Tanzanite – Everything You Need to Know
When was Tanzanite first discovered?
In the late 1960s, an African tribesman was making his way through the bottom of Mount Kilimanjaro, when he came across a strikingly beautiful piece of mineral that was nestled in the grassland. With its fascinating indigo colour, the tribesman collected the rock and decided to keep it. He eventually sold the rock to a nearby tailor, who was also an amateur prospector. The tailor was unable to identify the curious mineral, so he sent it off to be analysed at a lab in New York. Here it was discovered that the mineral was, in fact, a never-seen-before gemstone.
Where is Tanzanite found?
Since its discovery back in the late 60s, Tanzania is the only place on Earth where Tanzanite has been confirmed to exist. Even more incredible is the fact that only a very small area of Tanzania contains the gemstone.
Tanzanite’s introduction to the consumer world
After being undiscovered and unknown for so long, it wasn’t long before consumers became aware of this remarkable new gemstone, with its glorious glimmer and captivating colour mesmerising jewellers and consumers alike. Beyond its inherent beauty, its scarcity made it even more enticing. Fast forward to the present day and Tanzanite’s appeal has not dimmed, with it now ranked in the top echelon of precious stones, alongside diamonds, rubies and the rest of the most sought-after gems.
Tanzanite’s spellbinding colour
For those fortunate enough to own or to have seen tanzanite jewellery in person, you’ll no doubt have been in awe of its ability to display a whole myriad of different blues and purples, depending on the angle you look at it from. This phenomenon is known as Pleochroism and is a quality common to a vast number of minerals.
Extracting the most beautiful colour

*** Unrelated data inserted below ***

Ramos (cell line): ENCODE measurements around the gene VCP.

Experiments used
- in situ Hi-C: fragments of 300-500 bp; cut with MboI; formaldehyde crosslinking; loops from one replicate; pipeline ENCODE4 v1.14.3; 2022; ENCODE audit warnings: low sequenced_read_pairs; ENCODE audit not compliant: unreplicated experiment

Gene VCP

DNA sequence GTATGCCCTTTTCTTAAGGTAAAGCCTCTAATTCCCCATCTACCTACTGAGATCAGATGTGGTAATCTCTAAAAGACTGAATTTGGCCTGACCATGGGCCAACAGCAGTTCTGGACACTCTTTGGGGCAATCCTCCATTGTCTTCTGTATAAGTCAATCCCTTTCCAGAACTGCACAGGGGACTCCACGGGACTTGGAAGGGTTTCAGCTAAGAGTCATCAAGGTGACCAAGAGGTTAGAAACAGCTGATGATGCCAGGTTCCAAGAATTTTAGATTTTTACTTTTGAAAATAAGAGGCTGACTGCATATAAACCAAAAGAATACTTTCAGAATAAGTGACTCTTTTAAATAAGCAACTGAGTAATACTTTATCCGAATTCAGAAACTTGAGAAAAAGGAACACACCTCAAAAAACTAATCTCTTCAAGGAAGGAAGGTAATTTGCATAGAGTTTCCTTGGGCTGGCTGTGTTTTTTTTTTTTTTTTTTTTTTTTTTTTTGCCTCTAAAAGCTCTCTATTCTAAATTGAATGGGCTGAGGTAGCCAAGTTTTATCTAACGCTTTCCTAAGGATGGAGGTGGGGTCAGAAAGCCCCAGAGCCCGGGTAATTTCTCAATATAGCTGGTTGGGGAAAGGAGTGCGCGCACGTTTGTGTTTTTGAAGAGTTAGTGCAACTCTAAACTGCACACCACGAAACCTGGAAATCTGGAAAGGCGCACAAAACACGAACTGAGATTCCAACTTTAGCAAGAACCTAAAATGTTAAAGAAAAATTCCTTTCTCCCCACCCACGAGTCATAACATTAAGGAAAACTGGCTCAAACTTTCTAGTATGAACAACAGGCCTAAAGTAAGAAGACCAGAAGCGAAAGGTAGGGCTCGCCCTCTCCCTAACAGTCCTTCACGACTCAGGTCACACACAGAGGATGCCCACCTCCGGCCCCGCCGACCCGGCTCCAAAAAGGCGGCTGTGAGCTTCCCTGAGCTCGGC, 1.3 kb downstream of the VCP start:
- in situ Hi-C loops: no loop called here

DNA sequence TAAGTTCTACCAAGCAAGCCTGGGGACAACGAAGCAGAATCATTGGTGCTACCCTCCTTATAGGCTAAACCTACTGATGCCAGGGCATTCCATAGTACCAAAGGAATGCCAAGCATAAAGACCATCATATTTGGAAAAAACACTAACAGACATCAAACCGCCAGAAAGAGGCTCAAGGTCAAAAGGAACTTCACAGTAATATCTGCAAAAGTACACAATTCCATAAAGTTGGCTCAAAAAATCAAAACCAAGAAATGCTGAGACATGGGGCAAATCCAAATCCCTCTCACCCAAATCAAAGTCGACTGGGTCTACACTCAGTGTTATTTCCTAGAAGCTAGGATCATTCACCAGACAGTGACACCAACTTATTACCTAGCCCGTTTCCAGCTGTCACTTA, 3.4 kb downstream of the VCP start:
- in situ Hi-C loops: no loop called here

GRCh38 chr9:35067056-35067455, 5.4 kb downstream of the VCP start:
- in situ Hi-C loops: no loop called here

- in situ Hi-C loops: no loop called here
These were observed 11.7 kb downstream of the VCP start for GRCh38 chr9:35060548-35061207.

Tanzanite is sometimes mistaken for sapphire, as the colour is very similar. However, the truth is that when tanzanite is collected in its raw state, virtually all of it contains a purple and brownish hue by default. In order for it to achieve the spectacular indigo colour that it is so famous for, it must first be heated (between 370–390 °C (698–734 °F) for approximately half an hour. It’s this intense heat that imbues it with its magical colour, just as it was when it first formed beneath the earth’s surface, all those years ago. Unlike other gemstones where heating it could damage its structure, doing so with tanzanite doesn’t affect its composition and more importantly, its value.
Unlike other precious minerals such as diamond, which are found all over the world, tanzanite is found exclusively in a minute region of Tanzania, known as Arusha. The area in which tanzanite is mined, measures a mere 14 km² (8.7 mi²), making it one of the rarest minerals in the world. Adding to its already remarkable scarcity are reports that claim that the area in which tanzanite is mined may be completely devoid of the mineral within as little as a few hundred years.
Why tanzanite is fabulous for gift purposes
Tanzanite’s awe-inspiring colour and glorious shine, make it a truly sublime jewel to behold. Its aesthetic brilliance is only matched by its rarity, further enhancing its appeal and making it a wonderful gift for anyone lucky enough to take possession of it. Despite only having a hardness rating of 6.5-7.0 on the Mohs scale (for comparison, diamond is 10), tanzanite is suitable to be used in all manner of fine jewellery pieces, including engagement rings, earrings, necklaces, bracelets and any other high-end jewellery piece worthy of such a gorgeous gemstone.
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